In welcome news for property buyers, stamp duty reform is back on the agenda.
For decades, tax experts and economists have urged governments to get rid of the unpopular housing tax.
They say it’s an unfair barrier to first-home buyers and discourages people from downsizing and moving for work.
The state governments of New South Wales and Victoria have said they are now considering abolishing it as part of a series of reforms.
But, over the years, getting rid of stamp duty has proved a difficult sell.
What is stamp duty?
Stamp duty is a tax levied by state governments on property purchases and is usually paid within 30 days of settlement.
In Sydney, owner-occupiers buying a million-dollar property pay roughly $40,000 in stamp duty, according to Commonwealth Bank’s calculator.
This rises to $55,000 in Melbourne and $48,830 in Adelaide, but drops in Brisbane ($30,850) and Canberra ($36,950).
Owner-occupiers in Perth ($42,616) and Hobart ($40,185) pay a similar amount to Sydneysiders.
Most state governments waive stamp duty for first-home buyers purchasing homes valued below a certain threshold – and the exact amount a buyer pays varies according to:
- Whether they are an owner-occupier or investor
- Whether they are a first-home buyer
- Whether the buyer is purchasing an established home, a new home or vacant land
- The property’s sale price.
Why do tax experts and economists want to abolish it?
Economists dislike stamp duty because it discourages movement and drives down productivity.
This is because it imposes such a large upfront cost on prospective buyers that it distorts people’s decision-making.
Treasury modelling also shows it’s an expensive tax to collect – costing 72 cents for every one dollar raised.
“Stamp duty is the most inefficient of all the taxes in Australia, so it has the biggest economic costs,” said Robert Breunig, director of the Australian National University’s Tax and Transfer Policy Institute.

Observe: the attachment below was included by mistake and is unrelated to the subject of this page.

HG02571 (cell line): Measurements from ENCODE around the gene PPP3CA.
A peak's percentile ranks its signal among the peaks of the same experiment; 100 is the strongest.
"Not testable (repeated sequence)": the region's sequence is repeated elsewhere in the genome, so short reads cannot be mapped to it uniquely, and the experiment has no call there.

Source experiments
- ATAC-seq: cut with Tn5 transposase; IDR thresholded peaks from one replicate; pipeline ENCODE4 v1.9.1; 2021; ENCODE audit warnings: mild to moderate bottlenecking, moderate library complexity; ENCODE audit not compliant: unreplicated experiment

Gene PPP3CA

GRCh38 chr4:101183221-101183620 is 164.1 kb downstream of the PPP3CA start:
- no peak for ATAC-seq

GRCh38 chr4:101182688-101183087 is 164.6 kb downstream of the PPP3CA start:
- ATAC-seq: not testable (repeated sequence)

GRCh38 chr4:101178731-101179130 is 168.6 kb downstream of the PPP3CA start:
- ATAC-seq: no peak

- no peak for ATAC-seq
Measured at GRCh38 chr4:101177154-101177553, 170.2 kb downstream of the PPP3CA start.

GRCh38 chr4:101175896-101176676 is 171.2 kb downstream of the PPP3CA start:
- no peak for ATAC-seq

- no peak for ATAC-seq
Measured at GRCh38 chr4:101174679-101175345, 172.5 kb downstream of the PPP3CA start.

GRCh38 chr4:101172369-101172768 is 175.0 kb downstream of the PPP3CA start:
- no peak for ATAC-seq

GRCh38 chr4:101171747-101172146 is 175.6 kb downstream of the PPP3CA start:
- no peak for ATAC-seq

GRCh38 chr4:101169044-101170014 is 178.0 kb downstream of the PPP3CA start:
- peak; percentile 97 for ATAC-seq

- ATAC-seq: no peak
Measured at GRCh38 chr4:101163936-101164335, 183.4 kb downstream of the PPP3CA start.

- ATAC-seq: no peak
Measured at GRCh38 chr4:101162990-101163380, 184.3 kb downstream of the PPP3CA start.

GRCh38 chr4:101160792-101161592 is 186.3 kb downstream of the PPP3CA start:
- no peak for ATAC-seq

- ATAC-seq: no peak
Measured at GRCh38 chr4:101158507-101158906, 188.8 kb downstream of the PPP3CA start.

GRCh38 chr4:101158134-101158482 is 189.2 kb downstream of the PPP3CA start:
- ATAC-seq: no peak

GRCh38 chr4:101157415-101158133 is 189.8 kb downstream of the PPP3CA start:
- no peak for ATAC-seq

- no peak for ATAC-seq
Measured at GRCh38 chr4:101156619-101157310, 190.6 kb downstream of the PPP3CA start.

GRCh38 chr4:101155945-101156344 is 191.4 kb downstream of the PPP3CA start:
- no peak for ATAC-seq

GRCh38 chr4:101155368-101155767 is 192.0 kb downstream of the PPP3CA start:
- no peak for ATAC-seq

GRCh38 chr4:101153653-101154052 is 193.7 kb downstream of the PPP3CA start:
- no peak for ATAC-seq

Professor Breunig told The New Daily that abolishing stamp duty would more efficiently stimulate housing activity than the federal government’s $688 million HomeBuilder program.
“You’re getting rid of inefficiency and not artificially propping up a market – in fact, you’re ridding it of something that stops the market from functioning well,” Professor Breunig said.
And it can promote a short-term uptick in house prices, partly because people can take the money set aside for stamp duty and add it to a downpayment in order to get a bigger loan.”
His comments come after non-partisan think tank the Grattan Institute said that removing stamp duty could boost productivity by $17 billion.
The think tank says charging annual levies of between 0.5 per cent and 0.7 per cent of home owners’ land value would be a more efficient way of raising property taxes.
Why have we not seen reform?
State and territory governments have struggled to abolish stamp duty for two key reasons.
Firstly, it is a big source of income – contributing roughly $20 billion a year to the eight states and territories.
This is why some economists believe it is easier to abolish stamp duty now, when the property market has slowed down.
Secondly, it is politically challenging.
This is because an overnight change would mean asking home owners who have already paid stamp duty to pay more tax on their property.
Grandfathering the current arrangement for existing problems wouldn’t work, either, as those who stay put would avoid the tax and those who move would pay it.
University of Tasmania political scientist Richard Eccleston says the answer lies in a gradual transition.
He has put forward a four-stage transition process in a paper for the Australian Housing and Urban Research Institute.
Have any of the states made the change yet?
The ACT passed legislation in 2012 to phase in property taxes, with existing home owners who had already paid stamp duty now paying rising rates of land tax.
New home buyers are still paying stamp duty, but the rate is decreasing over a 20-year period.
Professor Breunig said this long-term transition has turned the issue into a political football that could have been avoided if a property tax was phased in over 18 months, with many Canberrans now complaining of punishing property taxes.
However, other states could still learn something from the ACT.
“To address concerns from those asset-rich, income-poor home owners, the ACT put in place a deferral plan, which helped prevent the changes from driving those with very valuable blocks of land out of their home,” Professor Breunig said.
“So for those without cash to pay [property tax], the government would track how much they are owed, and then when the property is sold, that’s when the government retrieves those accumulated taxes.”